The Enkephalinergic System and Maintenance of Ethanol Drinking
Many behavioral and physiological effects of opiates and ethanol are very similar including induction of euphoria, sedation, acquisition of tolerance and development of physical dependence (1). These similarities have led to the hypothesis that the reinforcing properties of ethanol may be due, in part, to an interaction between ethanol and the endogenous opioid system. Specifically, consumption of ethanol may stimulate increased activity in the opioid system which, in turn, leads to further ethanol drinking. If this hypothesis is correct, antagonists which block the action of endogenous opioids might be expected to decrease ethanol intake. Rats of the alcohol-preferring (P) and high alcohol drinking (HAD) lines, which have been genetically selected for oral ethanol preference, were used to determine whether activation of the endogenous opioid system is important for the maintenance of ethanol drinking. Initial experiments explored the effects of nonspecific opioid receptor antagonists, such as naloxone and naltrexone on ethanol drinking. Naloxone, in doses of 0.075–18.0 mg/kg, significantly suppressed ethanol drinking in a dose-dependent manner without altering water intake in rats of the HAD line when ethanol and water were presented concurrently (2,3). These results suggest that the stimulation of the endogenous opioid system and occupation of opioid receptors may be necessary for the maintenance of ethanol drinking.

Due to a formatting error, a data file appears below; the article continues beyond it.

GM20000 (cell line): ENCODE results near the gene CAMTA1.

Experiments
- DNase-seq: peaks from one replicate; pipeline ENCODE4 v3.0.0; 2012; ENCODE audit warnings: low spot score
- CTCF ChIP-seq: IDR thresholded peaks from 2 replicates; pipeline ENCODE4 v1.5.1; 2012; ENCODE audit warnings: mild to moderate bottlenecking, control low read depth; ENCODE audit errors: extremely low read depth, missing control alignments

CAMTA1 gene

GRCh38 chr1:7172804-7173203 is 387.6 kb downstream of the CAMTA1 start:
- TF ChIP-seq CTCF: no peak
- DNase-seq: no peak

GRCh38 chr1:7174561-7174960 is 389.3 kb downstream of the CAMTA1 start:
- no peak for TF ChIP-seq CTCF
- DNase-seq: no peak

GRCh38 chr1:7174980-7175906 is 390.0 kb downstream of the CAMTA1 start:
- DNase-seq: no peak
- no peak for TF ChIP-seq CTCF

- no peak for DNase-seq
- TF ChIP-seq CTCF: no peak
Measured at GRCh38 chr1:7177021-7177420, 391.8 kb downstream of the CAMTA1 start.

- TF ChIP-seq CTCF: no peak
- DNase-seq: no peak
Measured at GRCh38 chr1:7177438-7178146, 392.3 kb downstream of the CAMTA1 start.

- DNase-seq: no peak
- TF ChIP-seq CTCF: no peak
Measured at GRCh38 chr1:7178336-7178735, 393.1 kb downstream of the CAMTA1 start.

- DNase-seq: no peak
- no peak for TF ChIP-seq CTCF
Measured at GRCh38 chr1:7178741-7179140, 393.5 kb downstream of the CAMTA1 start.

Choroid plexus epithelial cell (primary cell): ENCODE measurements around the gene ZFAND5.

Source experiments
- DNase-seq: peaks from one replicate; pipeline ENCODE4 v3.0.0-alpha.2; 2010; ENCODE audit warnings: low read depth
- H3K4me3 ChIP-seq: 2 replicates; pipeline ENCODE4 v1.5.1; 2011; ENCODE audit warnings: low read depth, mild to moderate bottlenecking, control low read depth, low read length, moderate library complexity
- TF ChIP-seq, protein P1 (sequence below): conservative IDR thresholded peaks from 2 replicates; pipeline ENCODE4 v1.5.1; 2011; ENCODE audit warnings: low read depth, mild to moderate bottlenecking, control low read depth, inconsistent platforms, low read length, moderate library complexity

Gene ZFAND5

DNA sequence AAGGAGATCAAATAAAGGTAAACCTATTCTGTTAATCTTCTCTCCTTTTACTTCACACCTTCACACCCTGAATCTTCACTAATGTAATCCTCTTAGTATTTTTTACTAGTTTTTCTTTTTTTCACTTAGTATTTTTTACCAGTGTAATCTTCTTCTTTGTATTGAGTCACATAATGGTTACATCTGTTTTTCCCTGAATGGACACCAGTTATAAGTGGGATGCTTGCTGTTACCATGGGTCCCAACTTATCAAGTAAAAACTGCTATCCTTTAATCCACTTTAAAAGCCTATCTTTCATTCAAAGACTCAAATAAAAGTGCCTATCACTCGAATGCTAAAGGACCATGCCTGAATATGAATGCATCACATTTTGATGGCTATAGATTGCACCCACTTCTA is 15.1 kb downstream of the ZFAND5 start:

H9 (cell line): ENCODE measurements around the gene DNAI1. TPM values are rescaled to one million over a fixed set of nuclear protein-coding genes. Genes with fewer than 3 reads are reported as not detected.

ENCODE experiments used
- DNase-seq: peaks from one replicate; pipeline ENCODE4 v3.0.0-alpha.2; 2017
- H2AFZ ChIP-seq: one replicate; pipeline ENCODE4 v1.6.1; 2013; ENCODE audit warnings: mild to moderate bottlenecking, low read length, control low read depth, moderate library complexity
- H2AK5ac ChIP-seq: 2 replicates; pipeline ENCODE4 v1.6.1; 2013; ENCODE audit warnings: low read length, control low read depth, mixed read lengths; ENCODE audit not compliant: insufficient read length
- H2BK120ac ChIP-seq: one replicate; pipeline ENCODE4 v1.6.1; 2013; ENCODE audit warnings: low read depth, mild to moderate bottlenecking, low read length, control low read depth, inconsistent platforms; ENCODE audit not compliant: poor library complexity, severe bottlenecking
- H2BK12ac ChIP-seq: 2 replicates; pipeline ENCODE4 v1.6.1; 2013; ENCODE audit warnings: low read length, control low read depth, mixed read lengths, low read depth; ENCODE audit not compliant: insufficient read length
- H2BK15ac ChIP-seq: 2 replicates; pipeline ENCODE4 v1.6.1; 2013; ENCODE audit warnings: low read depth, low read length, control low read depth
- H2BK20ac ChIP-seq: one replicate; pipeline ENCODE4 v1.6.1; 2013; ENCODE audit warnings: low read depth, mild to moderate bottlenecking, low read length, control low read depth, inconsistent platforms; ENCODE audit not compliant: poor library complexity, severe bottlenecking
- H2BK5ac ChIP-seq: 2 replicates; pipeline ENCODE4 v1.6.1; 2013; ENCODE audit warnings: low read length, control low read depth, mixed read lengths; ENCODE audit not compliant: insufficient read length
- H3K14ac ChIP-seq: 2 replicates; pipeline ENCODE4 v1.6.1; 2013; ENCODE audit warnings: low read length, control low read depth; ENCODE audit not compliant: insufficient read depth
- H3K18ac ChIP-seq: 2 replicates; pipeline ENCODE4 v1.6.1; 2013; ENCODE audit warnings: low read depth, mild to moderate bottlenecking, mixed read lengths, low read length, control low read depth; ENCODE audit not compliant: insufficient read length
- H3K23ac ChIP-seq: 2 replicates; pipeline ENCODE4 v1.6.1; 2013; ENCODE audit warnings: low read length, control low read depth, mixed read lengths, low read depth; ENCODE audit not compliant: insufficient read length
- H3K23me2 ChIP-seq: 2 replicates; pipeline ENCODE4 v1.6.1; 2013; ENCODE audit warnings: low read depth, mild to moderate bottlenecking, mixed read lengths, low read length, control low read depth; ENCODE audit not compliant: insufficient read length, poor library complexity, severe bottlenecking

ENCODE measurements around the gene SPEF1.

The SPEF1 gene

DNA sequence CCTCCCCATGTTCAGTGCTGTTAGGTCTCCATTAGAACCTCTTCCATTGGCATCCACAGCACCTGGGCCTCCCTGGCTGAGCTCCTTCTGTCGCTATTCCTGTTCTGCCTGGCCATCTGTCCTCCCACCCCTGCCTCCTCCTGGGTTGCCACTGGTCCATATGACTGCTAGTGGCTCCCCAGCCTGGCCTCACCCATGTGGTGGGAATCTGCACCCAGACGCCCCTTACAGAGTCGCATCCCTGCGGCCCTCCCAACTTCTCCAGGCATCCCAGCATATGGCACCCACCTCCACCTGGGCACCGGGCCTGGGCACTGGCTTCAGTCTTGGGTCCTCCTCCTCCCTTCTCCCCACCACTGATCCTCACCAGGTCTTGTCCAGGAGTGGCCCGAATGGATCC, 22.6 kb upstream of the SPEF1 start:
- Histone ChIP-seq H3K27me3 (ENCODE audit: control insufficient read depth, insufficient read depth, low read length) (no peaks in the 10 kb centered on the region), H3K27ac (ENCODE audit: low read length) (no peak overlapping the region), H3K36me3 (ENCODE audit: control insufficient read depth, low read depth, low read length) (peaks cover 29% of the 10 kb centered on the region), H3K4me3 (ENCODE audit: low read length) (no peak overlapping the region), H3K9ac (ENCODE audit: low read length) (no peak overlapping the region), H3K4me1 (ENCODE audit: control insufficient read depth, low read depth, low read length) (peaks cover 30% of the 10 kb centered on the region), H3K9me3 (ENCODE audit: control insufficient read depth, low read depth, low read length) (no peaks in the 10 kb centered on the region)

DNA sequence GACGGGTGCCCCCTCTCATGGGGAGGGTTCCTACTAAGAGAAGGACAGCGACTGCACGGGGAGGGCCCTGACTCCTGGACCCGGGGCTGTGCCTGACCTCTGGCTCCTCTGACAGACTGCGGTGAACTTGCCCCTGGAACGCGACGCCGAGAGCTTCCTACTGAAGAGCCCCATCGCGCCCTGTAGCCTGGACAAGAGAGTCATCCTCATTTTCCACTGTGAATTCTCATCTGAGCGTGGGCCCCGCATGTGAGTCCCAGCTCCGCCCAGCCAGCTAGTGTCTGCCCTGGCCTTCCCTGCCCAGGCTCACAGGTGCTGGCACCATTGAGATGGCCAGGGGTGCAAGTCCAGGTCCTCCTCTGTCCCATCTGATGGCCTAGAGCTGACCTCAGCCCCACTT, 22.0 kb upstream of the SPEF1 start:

KeywordsOpioid Receptor Ethanol Intake Opioid Receptor Antagonist Delta Opioid Receptor Endogenous Opioid System
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